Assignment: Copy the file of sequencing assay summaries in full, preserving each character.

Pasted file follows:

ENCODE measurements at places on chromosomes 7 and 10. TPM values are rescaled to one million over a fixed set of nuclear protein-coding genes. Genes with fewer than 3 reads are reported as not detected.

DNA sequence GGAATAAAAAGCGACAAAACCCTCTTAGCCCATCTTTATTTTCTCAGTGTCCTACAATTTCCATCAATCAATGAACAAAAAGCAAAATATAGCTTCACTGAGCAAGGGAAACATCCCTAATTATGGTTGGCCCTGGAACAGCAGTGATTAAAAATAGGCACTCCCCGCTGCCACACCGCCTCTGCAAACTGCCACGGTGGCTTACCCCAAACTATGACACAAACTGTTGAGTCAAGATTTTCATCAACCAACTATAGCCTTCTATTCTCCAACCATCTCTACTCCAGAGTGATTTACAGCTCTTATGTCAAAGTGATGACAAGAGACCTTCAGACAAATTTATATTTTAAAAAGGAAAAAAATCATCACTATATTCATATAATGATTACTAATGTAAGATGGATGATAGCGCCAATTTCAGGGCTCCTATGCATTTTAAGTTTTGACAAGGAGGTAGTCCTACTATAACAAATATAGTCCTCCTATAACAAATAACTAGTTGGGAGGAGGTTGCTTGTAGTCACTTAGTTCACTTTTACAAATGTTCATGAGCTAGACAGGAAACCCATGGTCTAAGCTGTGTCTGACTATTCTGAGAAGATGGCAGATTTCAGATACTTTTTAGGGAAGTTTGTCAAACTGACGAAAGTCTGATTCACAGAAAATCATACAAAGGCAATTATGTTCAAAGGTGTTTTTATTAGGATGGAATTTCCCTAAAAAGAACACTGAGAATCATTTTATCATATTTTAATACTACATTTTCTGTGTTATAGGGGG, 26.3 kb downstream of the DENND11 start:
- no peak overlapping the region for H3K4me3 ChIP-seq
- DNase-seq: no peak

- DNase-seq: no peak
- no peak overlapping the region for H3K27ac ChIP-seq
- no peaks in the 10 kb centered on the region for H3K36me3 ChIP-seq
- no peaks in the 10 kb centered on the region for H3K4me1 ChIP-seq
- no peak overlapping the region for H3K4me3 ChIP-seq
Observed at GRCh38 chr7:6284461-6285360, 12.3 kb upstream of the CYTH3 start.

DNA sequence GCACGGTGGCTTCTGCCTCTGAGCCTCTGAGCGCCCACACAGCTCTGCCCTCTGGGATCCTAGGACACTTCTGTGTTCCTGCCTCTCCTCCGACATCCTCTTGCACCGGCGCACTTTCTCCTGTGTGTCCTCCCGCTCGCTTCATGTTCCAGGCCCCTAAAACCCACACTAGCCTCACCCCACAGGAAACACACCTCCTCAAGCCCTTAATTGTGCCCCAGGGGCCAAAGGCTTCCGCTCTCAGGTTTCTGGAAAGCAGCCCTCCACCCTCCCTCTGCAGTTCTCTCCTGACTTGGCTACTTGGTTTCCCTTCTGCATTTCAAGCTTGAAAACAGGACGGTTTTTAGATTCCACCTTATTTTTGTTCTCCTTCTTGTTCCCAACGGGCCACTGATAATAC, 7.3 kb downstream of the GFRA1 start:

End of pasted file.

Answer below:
ENCODE measurements at places on chromosomes 7 and 10. TPM values are rescaled to one million over a fixed set of nuclear protein-coding genes. Genes with fewer than 3 reads are reported as not detected.

DNA sequence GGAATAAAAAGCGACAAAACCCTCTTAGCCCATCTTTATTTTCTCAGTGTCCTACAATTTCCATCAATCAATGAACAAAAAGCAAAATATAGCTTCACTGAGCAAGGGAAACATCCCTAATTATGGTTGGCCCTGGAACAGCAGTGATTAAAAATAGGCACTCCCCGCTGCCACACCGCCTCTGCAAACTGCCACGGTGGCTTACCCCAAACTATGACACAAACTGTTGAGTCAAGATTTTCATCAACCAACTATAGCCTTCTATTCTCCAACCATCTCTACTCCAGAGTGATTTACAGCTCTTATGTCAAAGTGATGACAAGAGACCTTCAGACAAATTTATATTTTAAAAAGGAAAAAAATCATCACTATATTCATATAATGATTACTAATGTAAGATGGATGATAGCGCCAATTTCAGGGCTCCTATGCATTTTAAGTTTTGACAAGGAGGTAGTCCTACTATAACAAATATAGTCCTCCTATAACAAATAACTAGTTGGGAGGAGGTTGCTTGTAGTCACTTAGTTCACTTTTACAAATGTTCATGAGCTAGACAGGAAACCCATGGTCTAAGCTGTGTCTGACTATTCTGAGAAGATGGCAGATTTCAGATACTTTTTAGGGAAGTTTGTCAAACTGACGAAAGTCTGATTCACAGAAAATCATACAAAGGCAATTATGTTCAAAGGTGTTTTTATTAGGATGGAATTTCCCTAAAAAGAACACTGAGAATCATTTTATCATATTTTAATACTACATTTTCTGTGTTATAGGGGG, 26.3 kb downstream of the DENND11 start:
- no peak overlapping the region for H3K4me3 ChIP-seq
- DNase-seq: no peak

- DNase-seq: no peak
- no peak overlapping the region for H3K27ac ChIP-seq
- no peaks in the 10 kb centered on the region for H3K36me3 ChIP-seq
- no peaks in the 10 kb centered on the region for H3K4me1 ChIP-seq
- no peak overlapping the region for H3K4me3 ChIP-seq
Observed at GRCh38 chr7:6284461-6285360, 12.3 kb upstream of the CYTH3 start.

DNA sequence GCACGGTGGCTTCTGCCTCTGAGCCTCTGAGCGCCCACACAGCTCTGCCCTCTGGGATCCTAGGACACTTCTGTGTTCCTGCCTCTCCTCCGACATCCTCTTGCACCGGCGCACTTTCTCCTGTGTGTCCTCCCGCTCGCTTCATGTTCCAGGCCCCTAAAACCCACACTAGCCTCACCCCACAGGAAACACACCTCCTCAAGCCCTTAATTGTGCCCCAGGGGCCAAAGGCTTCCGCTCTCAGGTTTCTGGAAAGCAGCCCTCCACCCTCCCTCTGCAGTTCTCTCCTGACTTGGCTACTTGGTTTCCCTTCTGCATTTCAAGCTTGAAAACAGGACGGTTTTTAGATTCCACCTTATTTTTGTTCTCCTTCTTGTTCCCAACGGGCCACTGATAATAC, 7.3 kb downstream of the GFRA1 start: